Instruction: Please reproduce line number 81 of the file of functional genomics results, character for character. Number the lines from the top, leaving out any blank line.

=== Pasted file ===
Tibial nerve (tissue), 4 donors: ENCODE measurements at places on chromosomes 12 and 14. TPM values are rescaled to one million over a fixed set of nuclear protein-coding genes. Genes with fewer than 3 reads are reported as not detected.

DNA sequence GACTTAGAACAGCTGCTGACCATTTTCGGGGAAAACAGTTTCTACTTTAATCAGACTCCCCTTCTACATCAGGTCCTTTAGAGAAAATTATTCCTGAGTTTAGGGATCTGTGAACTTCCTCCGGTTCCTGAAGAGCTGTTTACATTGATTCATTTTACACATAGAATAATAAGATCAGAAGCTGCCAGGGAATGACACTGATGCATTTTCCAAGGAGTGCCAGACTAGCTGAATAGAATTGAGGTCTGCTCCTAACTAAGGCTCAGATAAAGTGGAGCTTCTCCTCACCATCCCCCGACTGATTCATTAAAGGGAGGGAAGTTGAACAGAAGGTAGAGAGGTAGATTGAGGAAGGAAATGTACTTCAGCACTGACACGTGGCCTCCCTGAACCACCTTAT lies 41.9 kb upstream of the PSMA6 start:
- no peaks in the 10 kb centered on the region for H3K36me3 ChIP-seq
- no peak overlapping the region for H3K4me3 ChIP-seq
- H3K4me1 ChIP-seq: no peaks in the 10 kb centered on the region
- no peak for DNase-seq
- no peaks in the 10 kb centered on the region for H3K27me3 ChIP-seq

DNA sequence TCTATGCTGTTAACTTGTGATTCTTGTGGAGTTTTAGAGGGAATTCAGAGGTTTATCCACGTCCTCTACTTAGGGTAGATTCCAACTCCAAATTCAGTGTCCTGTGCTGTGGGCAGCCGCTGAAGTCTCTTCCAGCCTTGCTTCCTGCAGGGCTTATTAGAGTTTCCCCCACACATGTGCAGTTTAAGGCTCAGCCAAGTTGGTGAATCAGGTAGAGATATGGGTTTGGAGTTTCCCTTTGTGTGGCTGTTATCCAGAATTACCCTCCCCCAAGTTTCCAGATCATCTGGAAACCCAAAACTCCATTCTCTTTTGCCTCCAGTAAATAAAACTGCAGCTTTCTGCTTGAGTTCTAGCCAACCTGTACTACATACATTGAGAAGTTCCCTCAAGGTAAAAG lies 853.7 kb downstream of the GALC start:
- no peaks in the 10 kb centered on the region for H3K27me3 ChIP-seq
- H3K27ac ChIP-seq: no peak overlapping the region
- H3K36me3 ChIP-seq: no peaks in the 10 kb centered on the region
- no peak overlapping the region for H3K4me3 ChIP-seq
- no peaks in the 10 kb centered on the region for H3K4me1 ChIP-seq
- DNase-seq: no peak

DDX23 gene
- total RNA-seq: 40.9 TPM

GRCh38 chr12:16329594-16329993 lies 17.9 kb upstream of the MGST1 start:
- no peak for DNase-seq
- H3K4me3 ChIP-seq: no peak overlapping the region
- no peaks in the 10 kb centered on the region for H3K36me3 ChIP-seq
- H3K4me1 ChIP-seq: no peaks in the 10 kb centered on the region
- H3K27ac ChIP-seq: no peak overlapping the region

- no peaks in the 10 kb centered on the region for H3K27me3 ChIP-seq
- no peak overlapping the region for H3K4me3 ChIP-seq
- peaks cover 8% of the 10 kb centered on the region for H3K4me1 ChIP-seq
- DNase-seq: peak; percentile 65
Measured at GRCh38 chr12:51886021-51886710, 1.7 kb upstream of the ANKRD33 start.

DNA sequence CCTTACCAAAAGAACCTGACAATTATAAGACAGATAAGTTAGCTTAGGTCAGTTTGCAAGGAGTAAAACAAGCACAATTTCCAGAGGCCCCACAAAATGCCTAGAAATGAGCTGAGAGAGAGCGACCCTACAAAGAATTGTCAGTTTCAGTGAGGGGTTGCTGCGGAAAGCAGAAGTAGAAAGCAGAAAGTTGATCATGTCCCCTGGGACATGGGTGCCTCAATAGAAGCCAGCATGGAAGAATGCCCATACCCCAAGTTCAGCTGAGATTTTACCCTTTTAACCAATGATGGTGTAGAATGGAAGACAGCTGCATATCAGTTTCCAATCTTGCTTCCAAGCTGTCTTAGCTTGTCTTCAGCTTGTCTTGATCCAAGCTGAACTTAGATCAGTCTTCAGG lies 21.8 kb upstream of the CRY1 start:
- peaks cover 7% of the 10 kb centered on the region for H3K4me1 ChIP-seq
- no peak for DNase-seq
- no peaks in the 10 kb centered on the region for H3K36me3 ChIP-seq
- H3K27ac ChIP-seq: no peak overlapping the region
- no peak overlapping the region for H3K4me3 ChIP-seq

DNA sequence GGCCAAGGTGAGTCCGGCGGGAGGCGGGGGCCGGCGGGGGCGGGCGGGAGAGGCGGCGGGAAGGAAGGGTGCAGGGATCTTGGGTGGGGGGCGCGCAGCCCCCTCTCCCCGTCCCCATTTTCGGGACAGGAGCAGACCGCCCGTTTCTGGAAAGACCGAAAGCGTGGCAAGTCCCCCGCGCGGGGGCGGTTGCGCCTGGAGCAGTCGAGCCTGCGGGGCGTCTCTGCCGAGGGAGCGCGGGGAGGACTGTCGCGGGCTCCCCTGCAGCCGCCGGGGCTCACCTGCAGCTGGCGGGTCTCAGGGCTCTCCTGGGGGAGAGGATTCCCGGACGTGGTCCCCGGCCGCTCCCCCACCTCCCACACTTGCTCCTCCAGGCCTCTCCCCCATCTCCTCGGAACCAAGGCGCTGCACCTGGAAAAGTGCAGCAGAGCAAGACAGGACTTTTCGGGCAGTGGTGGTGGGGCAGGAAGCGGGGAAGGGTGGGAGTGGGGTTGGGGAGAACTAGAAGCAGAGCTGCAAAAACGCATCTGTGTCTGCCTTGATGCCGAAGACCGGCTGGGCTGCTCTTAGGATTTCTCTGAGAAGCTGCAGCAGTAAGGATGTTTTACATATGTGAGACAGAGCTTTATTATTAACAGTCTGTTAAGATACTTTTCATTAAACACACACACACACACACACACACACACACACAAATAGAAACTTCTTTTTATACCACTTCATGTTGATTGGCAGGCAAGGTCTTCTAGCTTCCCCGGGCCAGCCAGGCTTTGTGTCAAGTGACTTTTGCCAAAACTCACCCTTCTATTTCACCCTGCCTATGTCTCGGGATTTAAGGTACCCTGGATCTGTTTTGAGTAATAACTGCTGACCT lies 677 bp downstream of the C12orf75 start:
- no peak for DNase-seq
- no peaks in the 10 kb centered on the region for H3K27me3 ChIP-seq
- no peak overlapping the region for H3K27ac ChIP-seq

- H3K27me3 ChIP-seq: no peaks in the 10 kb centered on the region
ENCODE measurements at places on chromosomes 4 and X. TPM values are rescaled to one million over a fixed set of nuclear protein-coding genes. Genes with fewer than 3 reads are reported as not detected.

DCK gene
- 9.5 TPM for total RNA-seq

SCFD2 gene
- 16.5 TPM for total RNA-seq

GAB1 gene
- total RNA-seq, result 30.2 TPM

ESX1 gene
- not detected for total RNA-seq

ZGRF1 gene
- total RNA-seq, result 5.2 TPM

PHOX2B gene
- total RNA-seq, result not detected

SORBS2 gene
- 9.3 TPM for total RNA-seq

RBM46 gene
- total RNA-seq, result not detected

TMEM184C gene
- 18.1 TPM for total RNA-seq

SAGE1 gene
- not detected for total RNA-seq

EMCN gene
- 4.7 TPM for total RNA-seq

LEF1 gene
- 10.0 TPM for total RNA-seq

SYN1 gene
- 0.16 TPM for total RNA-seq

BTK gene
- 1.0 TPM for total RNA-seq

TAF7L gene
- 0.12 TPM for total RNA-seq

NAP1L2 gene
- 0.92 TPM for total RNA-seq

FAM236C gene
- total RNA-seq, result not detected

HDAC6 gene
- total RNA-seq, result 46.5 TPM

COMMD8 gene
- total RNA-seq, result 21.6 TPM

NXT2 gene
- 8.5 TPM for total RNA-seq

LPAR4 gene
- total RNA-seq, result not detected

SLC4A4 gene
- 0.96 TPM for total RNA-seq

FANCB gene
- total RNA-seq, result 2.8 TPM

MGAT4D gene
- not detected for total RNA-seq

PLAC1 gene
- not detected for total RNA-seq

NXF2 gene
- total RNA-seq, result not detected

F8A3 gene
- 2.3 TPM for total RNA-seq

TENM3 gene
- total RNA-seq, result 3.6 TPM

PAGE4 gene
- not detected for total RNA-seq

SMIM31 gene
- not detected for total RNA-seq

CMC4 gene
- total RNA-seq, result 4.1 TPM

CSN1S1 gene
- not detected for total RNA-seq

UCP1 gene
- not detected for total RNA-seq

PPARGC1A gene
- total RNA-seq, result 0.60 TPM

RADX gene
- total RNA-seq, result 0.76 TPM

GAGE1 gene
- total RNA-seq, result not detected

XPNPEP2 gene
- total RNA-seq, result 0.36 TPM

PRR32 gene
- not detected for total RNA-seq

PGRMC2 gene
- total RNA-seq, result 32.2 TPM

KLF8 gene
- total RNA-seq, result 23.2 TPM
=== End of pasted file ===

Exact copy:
- total RNA-seq, result not detected